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Two best friends sign to Division I colleges with the help of each other’s support

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Two best friends sign to Division I colleges with the help of each other’s support

Emma Boltz, Reporter

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Best friends support each other as they pursue their dreams.  As one goes out on the football field, the other sits in the stands, cheering him on.  As one steps onto the basketball court, the other shouts encouragement from the bleachers.  Friends cheer each other on throughout life and encourage each other to follow their dreams. For RHS seniors Conor Head and Pete Nance, this supportive friendship thrives as they help each other succeed in their individual sports.

Head and Nance, friends since kindergarten, graduate high school this year.  Nance said that their friendship solidified when he and Head played basketball together until eighth grade and football together until third grade. On April 27, 2017, Head announced that he will continue his sporting career at The University of Toledo to play football.  A few months later, on June 29, 2017, Nance announced his signing with Northwestern University to continue his basketball career.  Both students will play at the Division One level.

“Toledo was the first school that had interest in me my sophomore year. Since then I’ve had a really good connection with the offensive line coach. Also, the direction the program is going really made me want to be a part of that football culture,” Head said.

For Head, football plays a huge role in his life. He said that he started playing in kindergarten at the Revere football camp, dedicating a large part of his life to the sport.

His coach, Michael Murphey, started his fifth year coaching at Revere this season, giving him a strong relationship with Head.

“[I have coached Conor] pretty much all five years I’ve been here, since he was in eighth grade,” Murphey said.

Murphey said that after coaching Head for this long, his strongest aspects are his athleticism and speed. Head agreed, saying, “I’m a flexible, athletic player. I can play many positions on the field and I’m able to do so because of my athleticism and footwork.”

Head and Murphey share a love for football that helps them work together.

“Football isn’t like any other game. It’s hard physically and mentally. When you overcome the hardships that football brings to the table, there is no greater feeling of accomplishment. You have to play the game at its fullest while you can because the game decides when your career is over. Because of this, I cherish it so much,” Head said.

Murphey commented on his love for the sport and how he works with Head.

“Because of the physicality of the game, it’s different, and there are so many specialized positions that when you get someone with Conor’s abilities you can really use him in unique ways,” Murphey said.

Head hopes to succeed at Toledo and make his family and friends proud.

“I think the transition from the high school level to the collegiate level will be a little tough, due to the natural intensity of the game, but once I overcome that, I’m hoping to fit in well in the program and have a successful college career. I want to play football at the professional level. I want to make my family, friends, and community proud. And [I] especially [want to] prove everyone who has told me I can’t wrong,” Head said.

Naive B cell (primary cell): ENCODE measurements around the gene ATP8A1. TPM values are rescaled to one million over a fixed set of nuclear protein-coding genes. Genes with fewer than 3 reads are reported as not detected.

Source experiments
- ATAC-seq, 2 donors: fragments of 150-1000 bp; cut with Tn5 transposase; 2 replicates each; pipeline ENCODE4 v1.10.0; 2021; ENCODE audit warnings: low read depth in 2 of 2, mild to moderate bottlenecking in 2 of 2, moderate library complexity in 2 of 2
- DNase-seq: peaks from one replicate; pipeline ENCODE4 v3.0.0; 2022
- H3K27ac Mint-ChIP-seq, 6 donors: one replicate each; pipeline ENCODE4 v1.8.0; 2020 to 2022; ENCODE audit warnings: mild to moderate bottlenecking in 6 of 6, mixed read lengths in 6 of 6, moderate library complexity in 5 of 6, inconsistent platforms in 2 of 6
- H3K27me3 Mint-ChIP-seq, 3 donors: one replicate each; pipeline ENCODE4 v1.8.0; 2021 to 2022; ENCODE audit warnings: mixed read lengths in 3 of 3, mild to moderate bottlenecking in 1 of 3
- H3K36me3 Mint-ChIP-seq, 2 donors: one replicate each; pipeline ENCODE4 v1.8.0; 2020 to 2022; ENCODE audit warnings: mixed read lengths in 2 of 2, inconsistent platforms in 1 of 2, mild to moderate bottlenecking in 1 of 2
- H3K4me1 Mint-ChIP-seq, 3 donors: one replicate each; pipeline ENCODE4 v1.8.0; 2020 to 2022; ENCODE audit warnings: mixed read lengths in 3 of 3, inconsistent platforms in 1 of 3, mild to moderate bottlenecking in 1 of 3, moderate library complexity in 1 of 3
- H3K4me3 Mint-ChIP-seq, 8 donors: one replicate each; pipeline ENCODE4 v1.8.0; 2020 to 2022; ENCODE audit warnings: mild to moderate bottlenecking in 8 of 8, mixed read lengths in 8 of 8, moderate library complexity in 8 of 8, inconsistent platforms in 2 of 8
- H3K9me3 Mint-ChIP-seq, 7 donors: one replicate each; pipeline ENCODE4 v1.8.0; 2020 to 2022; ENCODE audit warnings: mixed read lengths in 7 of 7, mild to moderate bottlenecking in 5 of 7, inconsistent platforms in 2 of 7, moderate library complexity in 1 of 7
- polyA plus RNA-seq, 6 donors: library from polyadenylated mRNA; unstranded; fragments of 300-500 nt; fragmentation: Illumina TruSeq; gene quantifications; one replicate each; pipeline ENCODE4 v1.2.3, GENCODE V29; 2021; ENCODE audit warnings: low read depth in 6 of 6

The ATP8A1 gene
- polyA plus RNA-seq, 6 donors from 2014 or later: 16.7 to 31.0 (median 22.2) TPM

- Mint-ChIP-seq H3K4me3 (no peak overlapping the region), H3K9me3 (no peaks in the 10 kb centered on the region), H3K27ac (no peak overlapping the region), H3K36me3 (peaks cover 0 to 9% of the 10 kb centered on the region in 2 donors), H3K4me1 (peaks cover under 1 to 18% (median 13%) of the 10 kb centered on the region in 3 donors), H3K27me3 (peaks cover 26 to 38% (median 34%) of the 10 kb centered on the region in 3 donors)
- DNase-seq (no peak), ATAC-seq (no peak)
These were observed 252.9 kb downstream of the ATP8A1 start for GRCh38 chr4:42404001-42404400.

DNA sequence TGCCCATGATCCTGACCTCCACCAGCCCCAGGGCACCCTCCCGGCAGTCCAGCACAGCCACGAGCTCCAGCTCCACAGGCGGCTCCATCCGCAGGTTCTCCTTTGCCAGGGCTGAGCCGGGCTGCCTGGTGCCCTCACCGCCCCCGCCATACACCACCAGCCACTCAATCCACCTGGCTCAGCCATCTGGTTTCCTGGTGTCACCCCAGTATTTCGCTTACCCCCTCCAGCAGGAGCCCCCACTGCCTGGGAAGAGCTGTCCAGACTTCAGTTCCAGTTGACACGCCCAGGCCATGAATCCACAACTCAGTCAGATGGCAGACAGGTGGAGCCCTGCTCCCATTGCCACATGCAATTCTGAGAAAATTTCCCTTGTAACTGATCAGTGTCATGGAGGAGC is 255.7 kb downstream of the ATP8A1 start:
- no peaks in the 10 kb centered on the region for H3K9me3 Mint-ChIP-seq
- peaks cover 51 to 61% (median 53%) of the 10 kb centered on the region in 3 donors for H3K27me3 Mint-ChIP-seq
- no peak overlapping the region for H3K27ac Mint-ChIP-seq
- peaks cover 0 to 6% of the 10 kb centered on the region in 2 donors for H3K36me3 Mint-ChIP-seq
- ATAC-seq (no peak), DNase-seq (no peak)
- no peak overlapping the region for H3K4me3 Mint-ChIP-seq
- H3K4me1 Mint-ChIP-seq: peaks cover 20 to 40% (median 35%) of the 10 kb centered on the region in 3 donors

The other half of the best friend duo plans to follow his basketball aspirations at Northwestern.

“Northwestern felt like the right fit for me, and when I took my visit there, it really felt like home and seemed like one big happy family,” Nance said.

Nance talked about his inspiration to follow a career in basketball.

“My dad inspired me to play basketball. At a young age, he always had a ball in my hand. I grew up watching my brother and sister play basketball, which also made me love this game,” Nance said.

Nance talks about his goals for his future career in basketball.

“All my life I’ve been known as ‘son of Larry Nance’ or ‘brother of Larry Nance.’ Once I become known as Pete Nance, I’ll be where I want to be,” Nance said.

Nance commented on his love for basketball.

“I’ve been playing basketball for as long as I can remember [and] I love basketball because it has helped me in many ways off the court. Being able to communicate with others, work as a team, and memorize certain sets are all things that could be useful off of the floor,” Nance said.

His coach, Dean Rahas, has coached at Revere for sixteen years.  After working with him for the past eleven years, Rahas commented on Nance’s attitude on and off the court.

“He’s very unselfish, he makes guys around him better, [and] he is very skilled,” Rahas said.

Nance also talked about what kind of obstacles he faced throughout his years of playing basketball.

“Often times I am my own obstacle; I need to have a killer mindset on the floor,” Nance said.

Despite this Nance’s fear of being his own obstacle, Rahas said that Nance will do very well at Northwestern and have a great career there.

Two best friends, each being one of the other’s “main supporters” in their sporting careers, signed with colleges before their senior year.  One player steps out onto the field or court, looks up, and sees his best friend in the stands, cheering him on.

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Two best friends sign to Division I colleges with the help of each other’s support